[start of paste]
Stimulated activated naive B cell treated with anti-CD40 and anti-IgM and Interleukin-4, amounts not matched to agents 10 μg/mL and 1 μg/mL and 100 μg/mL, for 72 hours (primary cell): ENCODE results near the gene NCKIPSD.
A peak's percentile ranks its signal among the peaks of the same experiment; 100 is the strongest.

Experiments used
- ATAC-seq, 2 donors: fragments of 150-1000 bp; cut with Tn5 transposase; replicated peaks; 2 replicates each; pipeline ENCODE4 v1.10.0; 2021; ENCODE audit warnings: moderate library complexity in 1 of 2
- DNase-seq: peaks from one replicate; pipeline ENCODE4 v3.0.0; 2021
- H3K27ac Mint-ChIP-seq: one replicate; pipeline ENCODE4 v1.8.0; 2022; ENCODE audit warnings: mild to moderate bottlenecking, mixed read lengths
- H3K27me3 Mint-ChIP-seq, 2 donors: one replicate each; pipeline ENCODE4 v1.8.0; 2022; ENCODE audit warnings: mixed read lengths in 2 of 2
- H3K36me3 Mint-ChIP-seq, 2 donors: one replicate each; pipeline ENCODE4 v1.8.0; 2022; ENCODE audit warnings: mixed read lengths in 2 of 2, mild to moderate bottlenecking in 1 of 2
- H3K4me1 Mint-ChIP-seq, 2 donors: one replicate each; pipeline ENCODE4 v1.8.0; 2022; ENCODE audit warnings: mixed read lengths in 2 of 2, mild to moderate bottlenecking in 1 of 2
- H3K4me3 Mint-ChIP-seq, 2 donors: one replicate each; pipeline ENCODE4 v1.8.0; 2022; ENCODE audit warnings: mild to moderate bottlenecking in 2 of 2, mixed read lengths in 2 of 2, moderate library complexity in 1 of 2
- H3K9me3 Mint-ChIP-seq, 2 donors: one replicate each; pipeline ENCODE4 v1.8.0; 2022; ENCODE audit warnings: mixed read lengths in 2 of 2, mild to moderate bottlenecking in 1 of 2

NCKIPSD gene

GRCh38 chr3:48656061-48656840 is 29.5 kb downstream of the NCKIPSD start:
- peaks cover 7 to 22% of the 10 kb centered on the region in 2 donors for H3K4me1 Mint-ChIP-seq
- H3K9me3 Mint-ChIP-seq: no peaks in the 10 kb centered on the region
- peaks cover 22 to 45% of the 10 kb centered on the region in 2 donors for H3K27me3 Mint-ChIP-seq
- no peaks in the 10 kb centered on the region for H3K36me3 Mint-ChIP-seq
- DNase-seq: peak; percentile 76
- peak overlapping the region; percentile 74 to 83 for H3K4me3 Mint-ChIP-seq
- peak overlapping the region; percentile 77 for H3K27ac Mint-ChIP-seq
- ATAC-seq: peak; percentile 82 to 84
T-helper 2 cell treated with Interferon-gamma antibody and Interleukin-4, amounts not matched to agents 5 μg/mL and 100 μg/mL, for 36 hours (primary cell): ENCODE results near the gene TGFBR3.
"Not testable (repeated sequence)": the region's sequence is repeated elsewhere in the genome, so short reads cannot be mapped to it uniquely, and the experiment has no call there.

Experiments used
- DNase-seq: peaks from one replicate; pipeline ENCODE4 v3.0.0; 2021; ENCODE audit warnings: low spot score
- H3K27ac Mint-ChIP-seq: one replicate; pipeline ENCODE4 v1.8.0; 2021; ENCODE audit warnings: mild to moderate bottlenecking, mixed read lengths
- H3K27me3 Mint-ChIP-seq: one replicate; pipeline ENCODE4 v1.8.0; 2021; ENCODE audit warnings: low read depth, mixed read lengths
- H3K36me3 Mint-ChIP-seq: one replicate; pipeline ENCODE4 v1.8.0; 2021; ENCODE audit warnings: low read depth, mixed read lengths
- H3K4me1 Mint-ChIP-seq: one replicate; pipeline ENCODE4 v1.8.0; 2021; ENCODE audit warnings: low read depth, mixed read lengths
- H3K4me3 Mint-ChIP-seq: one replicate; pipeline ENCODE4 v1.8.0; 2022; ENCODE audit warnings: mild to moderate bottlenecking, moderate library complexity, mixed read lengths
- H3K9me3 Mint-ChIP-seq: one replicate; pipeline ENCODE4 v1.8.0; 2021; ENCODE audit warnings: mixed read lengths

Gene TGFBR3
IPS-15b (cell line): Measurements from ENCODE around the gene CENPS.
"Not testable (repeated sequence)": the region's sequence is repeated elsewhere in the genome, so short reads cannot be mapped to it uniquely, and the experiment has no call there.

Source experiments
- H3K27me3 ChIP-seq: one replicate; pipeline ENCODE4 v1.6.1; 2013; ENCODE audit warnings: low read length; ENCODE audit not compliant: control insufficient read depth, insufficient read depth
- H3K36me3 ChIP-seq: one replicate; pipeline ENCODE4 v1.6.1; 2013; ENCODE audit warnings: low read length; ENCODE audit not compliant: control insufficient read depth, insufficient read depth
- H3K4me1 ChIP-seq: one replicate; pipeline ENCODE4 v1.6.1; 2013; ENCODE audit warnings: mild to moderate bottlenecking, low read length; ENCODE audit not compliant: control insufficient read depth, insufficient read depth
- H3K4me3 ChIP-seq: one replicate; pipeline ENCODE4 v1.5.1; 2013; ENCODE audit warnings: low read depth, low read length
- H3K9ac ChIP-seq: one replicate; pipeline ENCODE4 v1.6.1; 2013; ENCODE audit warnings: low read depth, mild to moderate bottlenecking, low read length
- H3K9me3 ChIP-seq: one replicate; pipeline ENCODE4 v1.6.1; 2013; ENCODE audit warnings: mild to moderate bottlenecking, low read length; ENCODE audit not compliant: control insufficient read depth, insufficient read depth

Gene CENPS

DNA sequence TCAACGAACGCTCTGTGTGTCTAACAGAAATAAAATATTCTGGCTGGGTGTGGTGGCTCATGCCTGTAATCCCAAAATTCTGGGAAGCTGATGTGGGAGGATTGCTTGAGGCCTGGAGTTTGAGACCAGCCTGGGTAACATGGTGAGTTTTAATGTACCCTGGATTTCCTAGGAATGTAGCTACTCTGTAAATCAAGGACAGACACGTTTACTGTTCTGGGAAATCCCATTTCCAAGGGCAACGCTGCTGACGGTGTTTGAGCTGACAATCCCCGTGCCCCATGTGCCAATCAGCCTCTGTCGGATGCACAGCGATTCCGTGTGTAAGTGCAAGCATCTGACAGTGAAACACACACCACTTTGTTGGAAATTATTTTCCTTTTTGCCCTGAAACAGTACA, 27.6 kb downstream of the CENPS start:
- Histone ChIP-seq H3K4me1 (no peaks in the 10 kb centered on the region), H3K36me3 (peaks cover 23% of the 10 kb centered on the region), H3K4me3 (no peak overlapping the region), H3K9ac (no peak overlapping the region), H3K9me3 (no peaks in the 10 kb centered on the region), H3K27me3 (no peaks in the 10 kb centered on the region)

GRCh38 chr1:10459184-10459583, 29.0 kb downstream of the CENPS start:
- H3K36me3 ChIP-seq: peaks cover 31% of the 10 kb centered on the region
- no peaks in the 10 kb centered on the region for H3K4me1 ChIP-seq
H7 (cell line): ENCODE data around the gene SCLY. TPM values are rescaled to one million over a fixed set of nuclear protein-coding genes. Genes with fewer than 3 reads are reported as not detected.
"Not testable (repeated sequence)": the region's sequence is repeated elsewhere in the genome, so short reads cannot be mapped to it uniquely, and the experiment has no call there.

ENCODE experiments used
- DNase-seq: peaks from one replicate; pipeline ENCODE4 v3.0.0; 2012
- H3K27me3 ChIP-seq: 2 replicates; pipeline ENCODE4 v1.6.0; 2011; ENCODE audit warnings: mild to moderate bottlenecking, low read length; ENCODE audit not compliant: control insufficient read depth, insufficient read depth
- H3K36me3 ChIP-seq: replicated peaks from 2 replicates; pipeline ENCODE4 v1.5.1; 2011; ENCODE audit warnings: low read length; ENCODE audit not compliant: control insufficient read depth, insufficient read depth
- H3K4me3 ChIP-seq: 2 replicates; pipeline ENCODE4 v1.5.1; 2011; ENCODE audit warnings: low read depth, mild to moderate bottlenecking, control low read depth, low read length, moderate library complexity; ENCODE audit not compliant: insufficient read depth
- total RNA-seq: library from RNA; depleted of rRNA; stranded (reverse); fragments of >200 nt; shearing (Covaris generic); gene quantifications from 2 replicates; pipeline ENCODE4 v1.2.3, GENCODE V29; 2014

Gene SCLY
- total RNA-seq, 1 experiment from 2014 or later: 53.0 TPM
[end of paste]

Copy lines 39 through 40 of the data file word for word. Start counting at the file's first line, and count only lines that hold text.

- H3K4me3 ChIP-seq: one replicate; pipeline ENCODE4 v1.5.1; 2013; ENCODE audit warnings: low read depth, low read length
- H3K9ac ChIP-seq: one replicate; pipeline ENCODE4 v1.6.1; 2013; ENCODE audit warnings: low read depth, mild to moderate bottlenecking, low read length